Nancy Grace Roman, a famous astronomer who led the launch of the Hubble Space Telescope, died on December 25 at the age of 93, according to The Associated Press.
The novel was nicknamed "Hubble's mother" for her work on an innovative telescope launched in 1990. She arrived at NASA headquarters shortly after the agency was founded in 1958. She was the first head of astronomy, attracted to the proposal to be able to create such a key department from scratch.
The previous astronomer, Lyman Spitzer, proposed to study the idea of a space optical telescope in 1946, but the budget and technology needed for such a project were not available. Roman began to negotiate this idea in 1960, three decades before the instrument finally took off. She also helped lead the Cosmic Background Explorer (COBE), another orbital instrument. [Hubble in Pictures: Astronomers’ Top Picks (Photos)]
"She allowed to get early telescopes [into space] to find out what needs to be learned, ”science historian Bob Zimmerman told Space.com in 2009.“ As soon as this technology began to mature, it began to develop a project. Her stubborn nature helped build the telescope. "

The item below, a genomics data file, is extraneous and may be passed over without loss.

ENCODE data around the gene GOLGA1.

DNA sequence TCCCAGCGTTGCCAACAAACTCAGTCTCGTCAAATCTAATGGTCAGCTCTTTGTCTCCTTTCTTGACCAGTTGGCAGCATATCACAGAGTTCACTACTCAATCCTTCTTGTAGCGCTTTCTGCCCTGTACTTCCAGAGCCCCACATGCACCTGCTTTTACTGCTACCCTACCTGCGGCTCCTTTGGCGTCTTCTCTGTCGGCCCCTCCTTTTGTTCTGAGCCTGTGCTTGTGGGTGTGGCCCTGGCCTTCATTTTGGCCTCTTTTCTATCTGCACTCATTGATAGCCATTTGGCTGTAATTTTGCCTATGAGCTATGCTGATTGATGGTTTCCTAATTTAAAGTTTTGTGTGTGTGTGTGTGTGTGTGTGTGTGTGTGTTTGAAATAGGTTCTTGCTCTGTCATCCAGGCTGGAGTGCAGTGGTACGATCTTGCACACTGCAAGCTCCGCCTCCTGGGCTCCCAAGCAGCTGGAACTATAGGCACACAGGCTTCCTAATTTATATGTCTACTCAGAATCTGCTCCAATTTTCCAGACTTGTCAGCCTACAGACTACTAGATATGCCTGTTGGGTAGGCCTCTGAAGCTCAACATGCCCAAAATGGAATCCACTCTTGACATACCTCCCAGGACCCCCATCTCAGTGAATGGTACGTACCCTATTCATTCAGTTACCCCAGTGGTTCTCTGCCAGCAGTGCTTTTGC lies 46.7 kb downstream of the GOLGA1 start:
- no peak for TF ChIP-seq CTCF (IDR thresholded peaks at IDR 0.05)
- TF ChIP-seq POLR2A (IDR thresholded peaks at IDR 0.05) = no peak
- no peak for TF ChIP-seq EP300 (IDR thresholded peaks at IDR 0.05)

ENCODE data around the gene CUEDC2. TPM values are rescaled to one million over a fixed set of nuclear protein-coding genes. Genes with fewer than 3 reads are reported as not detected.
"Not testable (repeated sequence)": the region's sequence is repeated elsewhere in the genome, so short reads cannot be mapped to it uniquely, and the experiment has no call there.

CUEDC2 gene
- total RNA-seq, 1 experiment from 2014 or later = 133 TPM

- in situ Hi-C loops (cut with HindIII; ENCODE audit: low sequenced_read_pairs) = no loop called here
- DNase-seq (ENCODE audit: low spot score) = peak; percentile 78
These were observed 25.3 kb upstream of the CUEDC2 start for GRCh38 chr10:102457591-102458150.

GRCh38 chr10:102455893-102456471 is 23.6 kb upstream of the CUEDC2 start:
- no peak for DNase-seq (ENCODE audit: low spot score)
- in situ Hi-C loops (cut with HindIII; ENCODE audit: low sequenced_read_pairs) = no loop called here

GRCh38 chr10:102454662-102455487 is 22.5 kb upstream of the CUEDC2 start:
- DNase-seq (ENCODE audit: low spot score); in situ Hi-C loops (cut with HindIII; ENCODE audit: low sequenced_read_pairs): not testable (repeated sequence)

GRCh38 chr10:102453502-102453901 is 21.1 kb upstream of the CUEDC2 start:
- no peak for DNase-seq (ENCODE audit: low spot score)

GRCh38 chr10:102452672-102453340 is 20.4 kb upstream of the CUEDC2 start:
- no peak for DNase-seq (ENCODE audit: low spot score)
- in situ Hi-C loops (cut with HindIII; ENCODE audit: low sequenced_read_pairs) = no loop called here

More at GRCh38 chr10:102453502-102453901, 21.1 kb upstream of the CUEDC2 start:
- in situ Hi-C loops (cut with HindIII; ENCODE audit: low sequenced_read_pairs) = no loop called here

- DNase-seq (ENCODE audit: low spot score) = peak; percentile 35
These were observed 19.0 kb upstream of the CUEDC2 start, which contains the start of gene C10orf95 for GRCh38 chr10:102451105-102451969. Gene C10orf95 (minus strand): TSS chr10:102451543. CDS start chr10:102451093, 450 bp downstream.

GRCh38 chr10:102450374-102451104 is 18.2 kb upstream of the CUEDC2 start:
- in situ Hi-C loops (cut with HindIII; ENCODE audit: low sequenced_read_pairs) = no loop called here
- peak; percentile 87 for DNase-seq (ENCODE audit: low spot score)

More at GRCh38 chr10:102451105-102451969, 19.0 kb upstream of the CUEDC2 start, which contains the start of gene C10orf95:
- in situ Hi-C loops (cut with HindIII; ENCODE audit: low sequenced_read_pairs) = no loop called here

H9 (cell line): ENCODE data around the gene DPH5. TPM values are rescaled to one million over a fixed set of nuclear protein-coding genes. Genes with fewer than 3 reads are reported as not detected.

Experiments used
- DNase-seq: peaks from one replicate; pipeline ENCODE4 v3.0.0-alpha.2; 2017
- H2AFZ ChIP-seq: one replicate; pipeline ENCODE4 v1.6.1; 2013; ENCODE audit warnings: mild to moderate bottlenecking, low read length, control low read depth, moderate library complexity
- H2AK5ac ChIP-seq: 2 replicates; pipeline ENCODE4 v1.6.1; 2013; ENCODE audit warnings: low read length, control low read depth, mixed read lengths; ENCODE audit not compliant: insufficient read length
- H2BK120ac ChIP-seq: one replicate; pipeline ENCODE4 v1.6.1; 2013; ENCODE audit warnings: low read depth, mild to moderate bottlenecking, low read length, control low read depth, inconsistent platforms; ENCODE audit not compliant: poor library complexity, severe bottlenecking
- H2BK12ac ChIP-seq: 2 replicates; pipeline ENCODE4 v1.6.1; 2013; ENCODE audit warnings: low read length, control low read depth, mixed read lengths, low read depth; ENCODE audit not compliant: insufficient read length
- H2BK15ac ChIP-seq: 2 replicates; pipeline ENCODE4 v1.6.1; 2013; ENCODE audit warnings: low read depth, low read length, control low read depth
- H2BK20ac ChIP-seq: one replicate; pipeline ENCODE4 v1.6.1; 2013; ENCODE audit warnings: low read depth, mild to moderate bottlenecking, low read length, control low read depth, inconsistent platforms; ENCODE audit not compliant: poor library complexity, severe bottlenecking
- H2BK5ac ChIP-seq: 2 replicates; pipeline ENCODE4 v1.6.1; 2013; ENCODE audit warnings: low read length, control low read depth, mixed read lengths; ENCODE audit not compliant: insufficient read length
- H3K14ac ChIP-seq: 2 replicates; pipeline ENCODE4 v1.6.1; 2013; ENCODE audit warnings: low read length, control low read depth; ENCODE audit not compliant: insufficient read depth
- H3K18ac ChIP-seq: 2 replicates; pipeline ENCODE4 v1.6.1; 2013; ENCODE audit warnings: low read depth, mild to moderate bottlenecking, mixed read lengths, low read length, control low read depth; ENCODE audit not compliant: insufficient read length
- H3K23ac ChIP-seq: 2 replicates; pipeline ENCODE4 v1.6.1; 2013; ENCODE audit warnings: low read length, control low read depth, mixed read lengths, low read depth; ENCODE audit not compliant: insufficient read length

Over the decades of observation, the Hubble Space Telescope has changed the way that astronomers and science lovers alike see the universe around us with its amazing images.
But Roman's path to the leadership of NASA was full of ordinary problems. Although her mother took her outside during the long nights in Michigan to point out the constellations and watch the northern lights, teachers often rejected her interest in math and science.
“From the very beginning I was told that a woman cannot be an astronomer,” she said in a video published by NASA earlier this year. In high school, her counselor also did not support her academic interests. "She looked at me with her nose and grinned:" What kind of woman will take math instead of Latin? "
She later received a bachelor's degree in astronomy from Swarthmore College, then received a Ph.D. at the University of Chicago, where her supervisor once ignored her for six months in a row, Roman said later.
She was a decade away from her doctorate when she joined NASA. Roman left the agency in 1969. After retirement, she regularly talked about the importance of making astronomy more equitable, and last year she was immortalized in the Lego set of Women from NASA.